The European Central Bank’s Single Supervisory Mechanism (SSM) Risk Map summarizes the key risk drivers affecting the euro area banking system over a two to three-year horizon. The SSM 2020 Risk Map, which is displayed below, plots the different risk drivers on the impact/probability axes. Four key risk drivers, which may trigger or reinforce each other, for 2020 are:
The following risk drivers have a similar impact/probability when compared to their previous (i.e. 2018) position on of the ECB’s Risk Map: repricing of financial markets, misconduct and climate change related risks. Overall, we notice the ECB having a more negative outlook on the global economic cycle fuelled by the risks mentioned above. Euro banks however, are adequately capitalized, with a 14.2% CET1 ratio.
Source: European Central Bank (2019). ECB Banking Supervision: Risk Assessment for 2020.
Given the changes on their Risk Map, which are described above, the ECB has set new supervisory priorities:
"In the next decade during which financial ecosystems will further develop, risk management departments should stay on top of technological innovations, rapidly evolving customer expectations and other market evolutions."Wouter Spitaels - Project Consultant Financial Institutions
The above-mentioned risk drivers and supervisors’ responses will (indirectly) impact our lives in various ways. Below, we – TriFinance Financial Institutions – summarize our views on how customers will be affected.
Given the importance of business model stability, banks will look to offset lower interest income and costs related to reviving end-of-life IT systems, new IT investments, extensive customer journey analyses, digitalization, risk management improvements, etc. As a result, euro banks will have to re-engineer processes and implement leaner management structures as the costs of vital digitization projects still exceed benefits.
For reasons mentioned above, some European financial institutions are currently considering negative deposit interest rates (e.g. when the deposit exceeds certain thresholds) or a further increase of various fees. However, euro banks should not underestimate depositor reactions once they introduce negative interest rates. Currently, it’s unknown at which point depositors will demand cash instead of deposits. It goes without saying that reaching this point might endanger the stability of the financial system. Furthermore, EBA (2019) supervisory data shows that banks, which are more reliant on deposit funding, might put this funding source at risk once they start introducing negative deposit interest rates.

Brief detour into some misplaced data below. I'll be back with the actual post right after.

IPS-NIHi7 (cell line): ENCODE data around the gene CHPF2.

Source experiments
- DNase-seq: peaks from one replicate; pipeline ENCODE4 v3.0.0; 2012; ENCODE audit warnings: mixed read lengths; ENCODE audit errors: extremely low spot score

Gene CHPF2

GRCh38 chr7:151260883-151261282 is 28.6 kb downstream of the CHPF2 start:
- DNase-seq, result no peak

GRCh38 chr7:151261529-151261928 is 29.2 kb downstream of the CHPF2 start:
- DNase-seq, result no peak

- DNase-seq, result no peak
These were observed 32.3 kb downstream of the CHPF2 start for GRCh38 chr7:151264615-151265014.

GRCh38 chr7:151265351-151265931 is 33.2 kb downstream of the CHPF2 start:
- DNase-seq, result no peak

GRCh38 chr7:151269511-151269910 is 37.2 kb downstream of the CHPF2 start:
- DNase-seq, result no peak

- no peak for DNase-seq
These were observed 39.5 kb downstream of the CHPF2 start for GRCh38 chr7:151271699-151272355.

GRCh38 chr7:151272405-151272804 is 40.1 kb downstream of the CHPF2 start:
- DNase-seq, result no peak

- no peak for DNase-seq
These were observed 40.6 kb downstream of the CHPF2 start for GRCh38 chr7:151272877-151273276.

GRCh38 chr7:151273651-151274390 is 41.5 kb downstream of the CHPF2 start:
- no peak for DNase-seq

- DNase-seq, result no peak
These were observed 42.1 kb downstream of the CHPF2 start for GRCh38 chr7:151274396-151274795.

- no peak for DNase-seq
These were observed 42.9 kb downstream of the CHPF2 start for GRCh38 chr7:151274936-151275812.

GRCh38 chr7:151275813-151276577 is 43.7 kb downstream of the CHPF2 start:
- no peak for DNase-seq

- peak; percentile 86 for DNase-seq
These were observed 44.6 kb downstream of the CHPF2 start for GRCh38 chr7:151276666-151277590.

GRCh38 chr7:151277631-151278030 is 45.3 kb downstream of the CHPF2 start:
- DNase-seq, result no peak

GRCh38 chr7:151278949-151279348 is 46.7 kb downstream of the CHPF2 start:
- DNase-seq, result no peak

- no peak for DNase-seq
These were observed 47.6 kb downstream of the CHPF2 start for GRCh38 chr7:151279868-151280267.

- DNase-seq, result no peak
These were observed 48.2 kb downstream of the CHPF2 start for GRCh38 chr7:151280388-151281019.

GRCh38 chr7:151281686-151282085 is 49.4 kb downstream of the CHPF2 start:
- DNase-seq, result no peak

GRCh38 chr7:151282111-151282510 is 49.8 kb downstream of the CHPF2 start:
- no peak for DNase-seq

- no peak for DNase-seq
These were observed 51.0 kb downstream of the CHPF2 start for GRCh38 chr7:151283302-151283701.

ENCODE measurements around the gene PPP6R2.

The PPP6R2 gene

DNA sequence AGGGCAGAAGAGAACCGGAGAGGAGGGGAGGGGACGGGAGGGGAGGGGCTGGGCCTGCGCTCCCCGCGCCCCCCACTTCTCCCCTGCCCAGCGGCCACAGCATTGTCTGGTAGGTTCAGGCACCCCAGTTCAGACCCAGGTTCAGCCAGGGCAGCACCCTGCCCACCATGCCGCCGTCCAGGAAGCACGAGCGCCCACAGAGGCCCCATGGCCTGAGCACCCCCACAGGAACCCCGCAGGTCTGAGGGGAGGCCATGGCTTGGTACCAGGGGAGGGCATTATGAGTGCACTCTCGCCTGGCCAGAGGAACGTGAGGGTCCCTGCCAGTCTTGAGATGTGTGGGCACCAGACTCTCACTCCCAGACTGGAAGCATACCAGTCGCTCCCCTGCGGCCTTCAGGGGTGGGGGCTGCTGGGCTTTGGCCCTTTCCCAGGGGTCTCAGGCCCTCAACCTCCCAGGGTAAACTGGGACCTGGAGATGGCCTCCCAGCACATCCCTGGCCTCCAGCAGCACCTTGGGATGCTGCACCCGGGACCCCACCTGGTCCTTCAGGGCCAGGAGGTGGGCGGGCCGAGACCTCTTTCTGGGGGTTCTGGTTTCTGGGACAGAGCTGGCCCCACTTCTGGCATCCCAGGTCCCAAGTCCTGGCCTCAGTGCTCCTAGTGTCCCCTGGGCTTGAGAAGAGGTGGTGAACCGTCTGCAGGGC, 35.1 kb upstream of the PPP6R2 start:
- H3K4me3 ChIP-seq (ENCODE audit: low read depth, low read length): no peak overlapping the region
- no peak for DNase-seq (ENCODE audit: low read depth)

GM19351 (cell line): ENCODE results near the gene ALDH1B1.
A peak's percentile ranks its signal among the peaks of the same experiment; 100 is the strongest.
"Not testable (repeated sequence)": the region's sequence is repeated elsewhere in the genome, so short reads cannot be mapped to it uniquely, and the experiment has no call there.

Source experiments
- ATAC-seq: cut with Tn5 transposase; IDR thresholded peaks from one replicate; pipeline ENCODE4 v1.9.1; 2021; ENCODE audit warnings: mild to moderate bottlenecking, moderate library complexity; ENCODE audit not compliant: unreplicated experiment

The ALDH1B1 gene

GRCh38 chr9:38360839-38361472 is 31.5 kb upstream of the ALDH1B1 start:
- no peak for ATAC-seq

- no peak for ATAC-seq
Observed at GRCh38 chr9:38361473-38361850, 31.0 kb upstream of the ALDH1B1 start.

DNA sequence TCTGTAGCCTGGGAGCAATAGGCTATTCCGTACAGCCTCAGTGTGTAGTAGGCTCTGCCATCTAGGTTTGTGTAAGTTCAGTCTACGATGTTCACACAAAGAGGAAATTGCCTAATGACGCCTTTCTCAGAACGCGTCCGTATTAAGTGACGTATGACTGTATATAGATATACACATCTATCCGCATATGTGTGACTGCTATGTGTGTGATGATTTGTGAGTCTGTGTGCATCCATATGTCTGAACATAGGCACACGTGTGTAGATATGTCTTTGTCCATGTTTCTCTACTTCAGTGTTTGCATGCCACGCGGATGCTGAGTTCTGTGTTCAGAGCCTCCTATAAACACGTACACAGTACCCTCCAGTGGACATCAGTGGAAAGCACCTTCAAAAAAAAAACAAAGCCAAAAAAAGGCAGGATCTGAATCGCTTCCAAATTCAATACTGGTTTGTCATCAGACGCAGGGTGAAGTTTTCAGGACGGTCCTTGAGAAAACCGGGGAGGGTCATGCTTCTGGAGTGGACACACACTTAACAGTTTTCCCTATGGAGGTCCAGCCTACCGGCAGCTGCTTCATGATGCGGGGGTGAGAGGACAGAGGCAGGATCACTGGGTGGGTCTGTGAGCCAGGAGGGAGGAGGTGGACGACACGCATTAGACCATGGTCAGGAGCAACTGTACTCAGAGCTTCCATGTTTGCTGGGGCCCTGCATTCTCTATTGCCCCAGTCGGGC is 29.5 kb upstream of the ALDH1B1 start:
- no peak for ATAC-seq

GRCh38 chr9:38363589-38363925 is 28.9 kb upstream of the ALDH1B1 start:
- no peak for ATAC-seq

Because of the global drops in interest rates, the search for yield appears to be unstoppable. Apart from potential spikes in volatility and persistent trade protectionism, Belgian investors should consider potential bubbles in bond market, stock market and household debt. Additionally, the European Systemic Risk Board (ERSB) warns about Belgian house prices currently being overvalued by 15%. The ESRB recommends the Belgian government to activate legally binding ‘borrower-based measures’ (e.g. limits to Loan-To-Value (LTV) or Debt-To-Income (DTI) ratio), which will directly impact households.
Given recent breaches of Anti-Money Laundering (AML) and Combatting the Financing of Terrorism (CFT) rules, euro area banks will have to step up their game. Hence, financial institutions will have to improve controls, governance and continue educating their customers, which proved to be a challenging task.
Apart from economic, political, cybercrime, credit and debt sustainability challenges we, TriFinance Financial Institutions, consider business model sustainability as the main risk euro area banks will be facing during the next decade. Therefore, banks will have to intensify the integration of innovation, strategy and (agile) risk management within their organization. Consequently, in the next decade during which financial ecosystems will further develop, risk management departments should stay on top of technological innovations (e.g. PSD2, etc.), rapidly evolving customer expectations and other market evolutions (e.g. cashless society).
After finishing his Master in Banking and Finance at UGent, Wouter started his professional career at TriFinance. As a member of TriFinance’s Young Hub Program, Wouter worked on several risk management projects at four major clients within the Belgian financial sector. Currently, Wouter is working as Commercial Risk Expert at one of Belgium’s largest retail banks.
The practice ‘Risk Management and Compliance’ practice focuses on supporting banks and insurance undertakings in anticipating and addressing the tighter regulatory standards relating to risk management, compliance and internal control by monitoring the different European and local regulatory and supervisory bodies.
For more information on the Risk & Compliance Practice, please check out the following page.
For more info, you can always contact Wouter Spitaels.
(firstname.lastname@example.org or +32 2 712 08 90).